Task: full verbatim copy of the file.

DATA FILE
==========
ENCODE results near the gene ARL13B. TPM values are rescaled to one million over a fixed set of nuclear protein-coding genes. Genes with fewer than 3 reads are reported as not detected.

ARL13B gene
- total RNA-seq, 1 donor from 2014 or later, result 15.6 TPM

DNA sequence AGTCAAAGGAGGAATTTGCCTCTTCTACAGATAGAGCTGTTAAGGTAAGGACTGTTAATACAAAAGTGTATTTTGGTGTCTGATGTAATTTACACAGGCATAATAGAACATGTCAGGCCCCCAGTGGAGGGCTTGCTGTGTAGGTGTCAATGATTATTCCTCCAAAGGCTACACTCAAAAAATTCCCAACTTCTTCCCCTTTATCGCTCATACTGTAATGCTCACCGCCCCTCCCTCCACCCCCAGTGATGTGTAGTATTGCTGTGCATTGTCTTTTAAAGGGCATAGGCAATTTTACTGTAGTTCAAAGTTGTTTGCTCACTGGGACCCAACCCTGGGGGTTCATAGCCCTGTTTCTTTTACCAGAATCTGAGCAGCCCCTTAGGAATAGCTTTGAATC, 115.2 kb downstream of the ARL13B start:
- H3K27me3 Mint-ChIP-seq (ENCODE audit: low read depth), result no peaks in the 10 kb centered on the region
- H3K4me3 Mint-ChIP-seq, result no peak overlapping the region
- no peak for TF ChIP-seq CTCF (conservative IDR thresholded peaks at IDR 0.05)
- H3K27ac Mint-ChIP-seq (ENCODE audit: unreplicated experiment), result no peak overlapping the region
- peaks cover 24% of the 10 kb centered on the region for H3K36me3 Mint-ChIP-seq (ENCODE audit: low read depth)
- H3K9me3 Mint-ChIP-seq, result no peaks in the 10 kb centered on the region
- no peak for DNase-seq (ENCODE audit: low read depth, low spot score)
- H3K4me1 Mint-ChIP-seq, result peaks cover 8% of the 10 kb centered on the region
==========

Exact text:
ENCODE results near the gene ARL13B. TPM values are rescaled to one million over a fixed set of nuclear protein-coding genes. Genes with fewer than 3 reads are reported as not detected.

ARL13B gene
- total RNA-seq, 1 donor from 2014 or later, result 15.6 TPM

DNA sequence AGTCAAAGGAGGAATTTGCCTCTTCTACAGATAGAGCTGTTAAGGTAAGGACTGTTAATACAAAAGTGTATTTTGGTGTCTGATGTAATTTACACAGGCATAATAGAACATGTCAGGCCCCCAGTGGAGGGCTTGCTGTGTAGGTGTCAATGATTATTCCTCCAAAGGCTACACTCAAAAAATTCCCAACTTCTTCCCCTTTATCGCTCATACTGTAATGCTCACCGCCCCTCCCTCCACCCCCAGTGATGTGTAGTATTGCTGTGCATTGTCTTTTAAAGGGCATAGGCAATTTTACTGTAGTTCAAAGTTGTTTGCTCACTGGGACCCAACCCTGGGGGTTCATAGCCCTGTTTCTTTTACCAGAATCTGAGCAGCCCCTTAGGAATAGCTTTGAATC, 115.2 kb downstream of the ARL13B start:
- H3K27me3 Mint-ChIP-seq (ENCODE audit: low read depth), result no peaks in the 10 kb centered on the region
- H3K4me3 Mint-ChIP-seq, result no peak overlapping the region
- no peak for TF ChIP-seq CTCF (conservative IDR thresholded peaks at IDR 0.05)
- H3K27ac Mint-ChIP-seq (ENCODE audit: unreplicated experiment), result no peak overlapping the region
- peaks cover 24% of the 10 kb centered on the region for H3K36me3 Mint-ChIP-seq (ENCODE audit: low read depth)
- H3K9me3 Mint-ChIP-seq, result no peaks in the 10 kb centered on the region
- no peak for DNase-seq (ENCODE audit: low read depth, low spot score)
- H3K4me1 Mint-ChIP-seq, result peaks cover 8% of the 10 kb centered on the region